Copa Libertadores final postponed after bus attack

AFP , Sunday 25 Nov 2018

Boca Juniors' supporters wait for their team players outside the hotel where they are staying in Buenos Aires, after the all-Argentine Copa Libertadores second leg final match against River Plate was postponed on November 25, 2018 AFP

The second leg of the Copa Libertadores final has been postponed for the second time in as many days following an attack on the Boca Juniors team bus by River Plate fans, organizers Conmebol said on Sunday.

The match between the Buenos Aires arch-rivals was due to be played at 2000 GMT on Sunday after initially being postponed on Saturday following the attack near River's Monumental stadium, which left Boca players with injuries from shards of broken glass and suffering the effects of smoke inhalation.

"There isn't a level playing field to play the final. That is why Conmebol have taken the decision to postpone the final of the Libertadores and to call a meeting of the presidents of both clubs in Asuncion to find a new date," Conmebol president Alejandro Dominguez said.

South American football's governing body took the decision after Boca called earlier on Sunday for a postponement and demanded that River face punishment, suggesting a series of measures including forfeiting the match.

"After the acts of violence suffered in the vicinity of the stadium, Boca... requests the suspension of the game, as well as the application of the corresponding sanctions provided in Article 18," Boca said in a statement on their website.

Among the sanctions available under Conmebol's Article 18 are "disqualification from competitions and exclusion from future competitions".

It includes other options, including a fine, the deduction of points and being forced to play a game behind closed doors.

- 'Shameful image' -

Boca captain Pablo Perez and midfielder Gonzalo Lamardo required hospital treatment after River fans attacked the bus with pepper spray, sticks and stones.

"We've given a shameful image to the world," lamented Dominguez.

The meeting between Boca president Daniel Angelici and his River counterpart Rodolfo D'Onofrio will take place on Tuesday at Conmebol's headquarters in the Paraguayan capital Asuncion.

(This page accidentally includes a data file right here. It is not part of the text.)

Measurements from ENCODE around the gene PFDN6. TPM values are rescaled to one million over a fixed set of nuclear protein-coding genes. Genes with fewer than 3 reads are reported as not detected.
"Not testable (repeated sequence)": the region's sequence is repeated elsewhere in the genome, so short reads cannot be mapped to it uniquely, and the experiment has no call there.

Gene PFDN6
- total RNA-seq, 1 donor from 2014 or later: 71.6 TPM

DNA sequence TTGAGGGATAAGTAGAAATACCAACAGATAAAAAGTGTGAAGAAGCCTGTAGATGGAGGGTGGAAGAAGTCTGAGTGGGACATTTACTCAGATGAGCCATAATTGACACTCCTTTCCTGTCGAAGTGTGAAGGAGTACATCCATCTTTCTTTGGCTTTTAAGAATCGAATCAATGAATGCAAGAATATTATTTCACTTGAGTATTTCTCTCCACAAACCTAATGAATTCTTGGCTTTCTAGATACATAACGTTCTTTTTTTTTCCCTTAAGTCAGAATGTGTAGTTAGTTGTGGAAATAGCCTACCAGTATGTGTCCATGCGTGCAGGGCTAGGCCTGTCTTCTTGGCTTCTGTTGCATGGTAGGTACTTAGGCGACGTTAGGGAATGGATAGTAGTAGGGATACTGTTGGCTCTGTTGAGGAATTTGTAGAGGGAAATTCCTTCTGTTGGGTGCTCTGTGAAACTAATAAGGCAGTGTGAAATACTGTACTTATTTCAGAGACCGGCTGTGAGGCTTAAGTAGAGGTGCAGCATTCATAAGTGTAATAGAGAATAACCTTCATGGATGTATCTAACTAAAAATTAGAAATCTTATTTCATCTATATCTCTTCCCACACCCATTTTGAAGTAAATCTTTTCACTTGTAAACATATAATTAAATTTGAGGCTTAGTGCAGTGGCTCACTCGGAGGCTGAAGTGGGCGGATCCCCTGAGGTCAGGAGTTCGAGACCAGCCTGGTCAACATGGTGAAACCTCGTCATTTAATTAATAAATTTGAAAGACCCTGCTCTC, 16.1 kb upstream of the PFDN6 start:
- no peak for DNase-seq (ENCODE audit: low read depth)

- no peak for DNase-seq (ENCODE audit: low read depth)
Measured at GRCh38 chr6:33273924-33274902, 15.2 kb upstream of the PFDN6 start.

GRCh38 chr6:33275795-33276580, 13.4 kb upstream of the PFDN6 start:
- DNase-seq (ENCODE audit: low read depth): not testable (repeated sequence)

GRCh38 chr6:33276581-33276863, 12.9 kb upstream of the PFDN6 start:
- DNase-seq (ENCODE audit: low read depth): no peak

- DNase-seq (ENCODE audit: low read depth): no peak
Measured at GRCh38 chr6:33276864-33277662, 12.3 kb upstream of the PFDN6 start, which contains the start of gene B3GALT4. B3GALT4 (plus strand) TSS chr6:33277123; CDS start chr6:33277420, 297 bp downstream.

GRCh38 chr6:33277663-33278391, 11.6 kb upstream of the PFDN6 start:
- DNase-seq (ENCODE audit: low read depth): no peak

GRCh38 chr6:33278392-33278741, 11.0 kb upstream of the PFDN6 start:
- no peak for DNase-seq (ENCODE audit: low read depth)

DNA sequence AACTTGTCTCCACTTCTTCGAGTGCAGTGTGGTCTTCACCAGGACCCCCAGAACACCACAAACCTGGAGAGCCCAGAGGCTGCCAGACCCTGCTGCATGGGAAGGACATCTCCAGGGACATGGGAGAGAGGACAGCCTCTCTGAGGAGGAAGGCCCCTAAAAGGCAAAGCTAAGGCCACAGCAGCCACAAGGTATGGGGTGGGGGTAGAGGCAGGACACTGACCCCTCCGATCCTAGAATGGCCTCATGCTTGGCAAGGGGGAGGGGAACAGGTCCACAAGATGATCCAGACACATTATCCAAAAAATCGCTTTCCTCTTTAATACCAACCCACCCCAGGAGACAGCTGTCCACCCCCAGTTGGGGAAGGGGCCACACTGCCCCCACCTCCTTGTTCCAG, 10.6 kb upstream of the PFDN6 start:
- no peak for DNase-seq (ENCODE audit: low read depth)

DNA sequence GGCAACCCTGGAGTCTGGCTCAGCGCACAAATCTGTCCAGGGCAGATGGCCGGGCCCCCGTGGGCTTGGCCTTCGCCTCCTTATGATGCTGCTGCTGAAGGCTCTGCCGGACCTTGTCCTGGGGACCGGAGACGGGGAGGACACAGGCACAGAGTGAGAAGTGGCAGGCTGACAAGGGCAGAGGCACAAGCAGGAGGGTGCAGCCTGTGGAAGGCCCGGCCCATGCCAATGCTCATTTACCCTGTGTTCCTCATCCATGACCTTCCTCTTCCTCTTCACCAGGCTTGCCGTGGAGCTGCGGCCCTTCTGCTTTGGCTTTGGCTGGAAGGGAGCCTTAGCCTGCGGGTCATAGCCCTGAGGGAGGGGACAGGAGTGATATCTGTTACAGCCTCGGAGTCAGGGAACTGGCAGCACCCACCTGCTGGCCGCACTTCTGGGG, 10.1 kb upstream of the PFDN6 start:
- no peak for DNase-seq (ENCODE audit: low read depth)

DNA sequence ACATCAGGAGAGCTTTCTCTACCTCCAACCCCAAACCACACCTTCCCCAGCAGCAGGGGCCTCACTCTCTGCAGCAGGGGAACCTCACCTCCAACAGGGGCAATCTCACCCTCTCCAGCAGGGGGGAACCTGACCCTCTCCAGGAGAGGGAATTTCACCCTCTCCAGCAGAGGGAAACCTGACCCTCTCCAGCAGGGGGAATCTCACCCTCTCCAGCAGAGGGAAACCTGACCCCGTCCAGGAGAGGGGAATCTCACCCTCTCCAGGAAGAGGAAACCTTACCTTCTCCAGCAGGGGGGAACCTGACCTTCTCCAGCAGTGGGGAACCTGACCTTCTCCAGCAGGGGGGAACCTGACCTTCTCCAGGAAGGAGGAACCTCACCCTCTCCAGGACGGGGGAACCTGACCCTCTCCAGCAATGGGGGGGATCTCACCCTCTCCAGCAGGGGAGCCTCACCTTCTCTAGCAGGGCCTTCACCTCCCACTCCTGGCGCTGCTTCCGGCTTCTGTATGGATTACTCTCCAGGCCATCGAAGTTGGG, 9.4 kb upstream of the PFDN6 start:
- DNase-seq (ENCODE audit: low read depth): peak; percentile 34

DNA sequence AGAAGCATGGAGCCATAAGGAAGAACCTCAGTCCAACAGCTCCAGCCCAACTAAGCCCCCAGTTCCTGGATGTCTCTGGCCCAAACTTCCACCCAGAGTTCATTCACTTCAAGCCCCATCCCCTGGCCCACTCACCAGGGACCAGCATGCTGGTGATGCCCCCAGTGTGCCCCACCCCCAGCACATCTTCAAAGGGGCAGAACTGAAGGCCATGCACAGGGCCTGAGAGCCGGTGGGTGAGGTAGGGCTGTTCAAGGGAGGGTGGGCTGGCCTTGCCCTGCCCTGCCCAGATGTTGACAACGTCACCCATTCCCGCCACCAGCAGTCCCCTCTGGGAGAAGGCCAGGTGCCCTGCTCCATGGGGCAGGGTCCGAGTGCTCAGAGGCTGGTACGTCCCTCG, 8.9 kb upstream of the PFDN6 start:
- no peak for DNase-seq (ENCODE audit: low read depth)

Saturday's attack initially moved Conmebol to announce that kick-off had been delayed but Boca players emerged from their dressing room to talk to the press and insisted they were in no condition to play.

Veteran forward Carlos Tevez told Fox television: "They're forcing us to play."

Images had been circulating on Argentine television of players stepping off their team bus rubbing their eyes from the effects of the pepper spray, while others from inside their dressing room showed them being treated for cuts by doctors.

When Perez returned from hospital, he was wearing a large white bandage over his left eye.

"Other team-mates have cuts. We've only just been able to breathe well because we were affected by the gas. We can't play like this," had said Tevez, a Copa Libertadores winner in 2003 during his first of three stints with Boca.

- Endemic violence -

When the scheduled kick-off time approached with still no sign of any players even coming out onto the pitch to warm-up, a feeling of deflation seemed to spread among fans inside the ground.

"It's not easy to take this decision when there are 60,000 people in the stadium and the (television) rights have been sold to a ton of countries," said Angelici after Conmebol announced on Saturday its decision to postpone the game for 24 hours. D'Onofrio insisted, though, that: "It's the right decision."

As fans left the ground Saturday scuffles broke out with police leading to several arrests.

Argentina has a problem with football-related violence and more than 300 people have been killed over the last 50 years because of it, according to one charity.

The endemic violence led Argentine authorities in 2013 to ban away fans from all matches in the country.

The 'superclasico' final between Argentina's two most popular teams, already known worldwide for their fierce rivalry, was dubbed the most important club match in the country's history.

It was finely poised at 2-2 following the first leg two weeks ago at Boca's iconic Bombonera stadium.

That too had to be postponed, although just 24 hours and due to a torrential downpour leaving the pitch waterlogged.

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